Of course, the extent of this implantation is directly proportional to the relevance of the idea itself. If “I feel X about Y” is analogous to “I like pepperoni on my pizza”, it will manifest itself in a purely surface-level form, and can be dismissed if and when it is found to be contrary to the ideas that precede it (for example, if I did not like pepperoni on my pizza, I would come upon that newly-formed “conclusion” next time I called Domino’s, and my memory of not liking pepperoni would immediately nix it, leaving only a passing curiosity as to why it was there in the first place). Should the idea happen to be correct, or else a logical extension of a currently held idea, it will stick around. That second part is key; a little precedent goes a long way where this sort of thing is concerned. The problem is, though, that some emotions are not nearly so innocuous as topping preference. Of those emotions, perhaps the greatest is Love. You can guess where this is going.
There is a girl with whom I work that I have had my eye on for quite some time. Over the past couple days, it is no exaggeration to say that I have talked to her longer than all the times during the rest of the year I’ve been working there combined. I have determined that, in addition to being her physically attractive, she is funny, interesting to talk to, fun to be around, and without a doubt the sweetest, happiest, most – and this is an odd way for me to compliment somebody, especially if you know me personally – most positive person I have ever met. Simply being around her makes me smile, and (if this makes any sense), I find it nearly impossible to talk to her without just reaching over and hugging her. I made up my mind tonight to ask her out tomorrow, and with that, I set off to go to sleep. That was when I made a crucial mistake. I wondered what it would be like if I ever fell in love with her. My mind got started, and I drifted off into that state where consciousness subsides, yet sleep does not fully take hold. Slowly but surely, the ethereal substance of my emotional psyche began to alter. At this point, the “logical extension” theorem bit me in the ass; I’d likely have noticed the change taking place had I decided to contemplate hating her, but as I already felt a significant amount of affection for her, the individual alterations were so subtle that it was no trouble at all for my mind to re-mold itself with no intervention on my part. I began to have a very pleasant dream of holding her in my arms, watching her smile, and being wonderfully content in the moment. That was when my VCR decided to turn itself off, and I awoke.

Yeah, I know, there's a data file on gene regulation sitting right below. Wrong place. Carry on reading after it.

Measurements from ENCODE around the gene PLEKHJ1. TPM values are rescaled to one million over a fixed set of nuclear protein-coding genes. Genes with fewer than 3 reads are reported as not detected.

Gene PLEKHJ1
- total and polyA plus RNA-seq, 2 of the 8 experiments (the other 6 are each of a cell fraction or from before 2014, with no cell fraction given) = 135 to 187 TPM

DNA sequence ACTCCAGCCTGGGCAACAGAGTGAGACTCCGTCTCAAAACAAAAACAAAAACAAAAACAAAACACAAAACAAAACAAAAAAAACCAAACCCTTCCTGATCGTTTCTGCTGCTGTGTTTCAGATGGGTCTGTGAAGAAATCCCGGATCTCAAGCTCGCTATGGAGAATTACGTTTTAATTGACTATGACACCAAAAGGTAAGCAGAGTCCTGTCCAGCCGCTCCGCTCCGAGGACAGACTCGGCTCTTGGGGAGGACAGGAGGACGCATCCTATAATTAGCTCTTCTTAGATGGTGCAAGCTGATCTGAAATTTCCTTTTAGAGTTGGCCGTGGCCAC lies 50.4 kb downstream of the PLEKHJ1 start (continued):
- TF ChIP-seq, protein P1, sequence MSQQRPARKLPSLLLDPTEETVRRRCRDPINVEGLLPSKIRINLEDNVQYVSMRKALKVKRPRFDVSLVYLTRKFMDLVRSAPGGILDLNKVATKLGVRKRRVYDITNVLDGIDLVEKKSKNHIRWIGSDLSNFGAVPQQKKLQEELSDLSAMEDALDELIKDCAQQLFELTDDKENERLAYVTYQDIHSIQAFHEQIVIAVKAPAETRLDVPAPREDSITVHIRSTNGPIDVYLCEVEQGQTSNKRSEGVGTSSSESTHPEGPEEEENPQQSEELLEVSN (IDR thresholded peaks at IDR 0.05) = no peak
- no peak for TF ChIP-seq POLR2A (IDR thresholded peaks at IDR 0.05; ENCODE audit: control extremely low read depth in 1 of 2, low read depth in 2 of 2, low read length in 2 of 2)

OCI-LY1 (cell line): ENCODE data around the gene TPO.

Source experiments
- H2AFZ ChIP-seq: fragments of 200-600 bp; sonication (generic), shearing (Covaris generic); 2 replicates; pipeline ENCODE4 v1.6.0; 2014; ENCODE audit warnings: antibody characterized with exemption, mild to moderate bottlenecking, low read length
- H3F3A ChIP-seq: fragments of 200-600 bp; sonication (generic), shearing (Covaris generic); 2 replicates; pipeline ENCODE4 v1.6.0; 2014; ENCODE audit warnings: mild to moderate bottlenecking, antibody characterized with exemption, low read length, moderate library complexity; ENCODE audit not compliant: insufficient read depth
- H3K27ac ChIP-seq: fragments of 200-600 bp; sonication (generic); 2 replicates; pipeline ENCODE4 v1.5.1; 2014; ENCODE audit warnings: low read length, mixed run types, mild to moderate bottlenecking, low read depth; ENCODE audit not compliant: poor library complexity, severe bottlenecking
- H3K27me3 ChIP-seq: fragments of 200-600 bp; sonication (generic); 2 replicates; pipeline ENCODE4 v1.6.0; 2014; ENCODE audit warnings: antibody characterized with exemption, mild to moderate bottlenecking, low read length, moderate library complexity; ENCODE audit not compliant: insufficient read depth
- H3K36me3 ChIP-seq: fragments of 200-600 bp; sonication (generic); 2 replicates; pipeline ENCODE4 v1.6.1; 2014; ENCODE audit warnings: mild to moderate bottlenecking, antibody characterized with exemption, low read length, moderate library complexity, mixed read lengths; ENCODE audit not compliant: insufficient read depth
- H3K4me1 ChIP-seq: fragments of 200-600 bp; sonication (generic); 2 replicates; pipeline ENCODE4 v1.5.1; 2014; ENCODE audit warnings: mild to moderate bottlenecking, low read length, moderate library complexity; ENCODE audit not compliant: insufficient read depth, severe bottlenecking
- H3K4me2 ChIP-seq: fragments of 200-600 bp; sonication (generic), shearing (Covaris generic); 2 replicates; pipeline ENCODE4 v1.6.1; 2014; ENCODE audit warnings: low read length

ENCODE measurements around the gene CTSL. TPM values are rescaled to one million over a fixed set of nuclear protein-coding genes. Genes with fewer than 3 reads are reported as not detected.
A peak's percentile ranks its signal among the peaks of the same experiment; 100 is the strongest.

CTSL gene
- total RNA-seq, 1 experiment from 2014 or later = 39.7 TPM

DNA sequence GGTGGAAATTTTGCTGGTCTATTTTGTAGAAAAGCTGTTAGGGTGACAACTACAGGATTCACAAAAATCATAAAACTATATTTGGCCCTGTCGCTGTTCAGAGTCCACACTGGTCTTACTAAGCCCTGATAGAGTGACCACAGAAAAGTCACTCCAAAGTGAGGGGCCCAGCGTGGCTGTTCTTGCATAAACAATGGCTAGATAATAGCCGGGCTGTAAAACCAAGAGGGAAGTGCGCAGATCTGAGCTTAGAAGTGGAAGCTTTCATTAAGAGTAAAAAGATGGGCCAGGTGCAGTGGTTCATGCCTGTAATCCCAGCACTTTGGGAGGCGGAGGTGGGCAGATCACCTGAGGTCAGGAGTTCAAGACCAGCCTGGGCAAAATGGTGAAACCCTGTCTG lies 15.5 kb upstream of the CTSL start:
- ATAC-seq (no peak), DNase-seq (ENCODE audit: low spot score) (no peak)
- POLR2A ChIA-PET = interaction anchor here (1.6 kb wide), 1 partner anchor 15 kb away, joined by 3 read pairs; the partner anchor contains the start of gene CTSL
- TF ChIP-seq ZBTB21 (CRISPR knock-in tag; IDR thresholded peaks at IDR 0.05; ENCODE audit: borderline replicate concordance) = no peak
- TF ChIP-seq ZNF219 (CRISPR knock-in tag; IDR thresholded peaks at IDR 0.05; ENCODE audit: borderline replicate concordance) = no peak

Which brings me to the present. I currently find suddenly (and, I am certain, artificially) in love with a girl I have little more than a friendly acquaintanceship with. I now cannot think of this girl without this feeling coursing its way through every fiber of my being, and what’s more, I cannot attempt to go to sleep again without thinking of this girl. You may be thinking that the preceding was a whole lot of preamble to a revelation that I have a crush on somebody. I can assure you that that is not the case. A crush would’ve been what I had before. I have been in love before, with a girl I dated for the better part of three years, and I know that feeling well (how can one ever forget it?), and this is it…albeit decidedly more artificial in flavor; there is no doubt whatsoever that I caused this to happen, whereas the first time was quite real and quite the spontaneous. Thanks to my own carelessness, I am now pretty much screwed. I’ll see her again tomorrow, and while I’m positive I won’t say or do anything untoward (such is the advantage of acute self-awareness), it will be interesting at the very least to see how my emotions behave. I have great faith that I’ll sort it out eventually; I always do, but something as strong as this will take a while to completely eradicate. If it is as firmly embedded as I suspect, I will have to take care not convince myself that I actually dislike her in the process.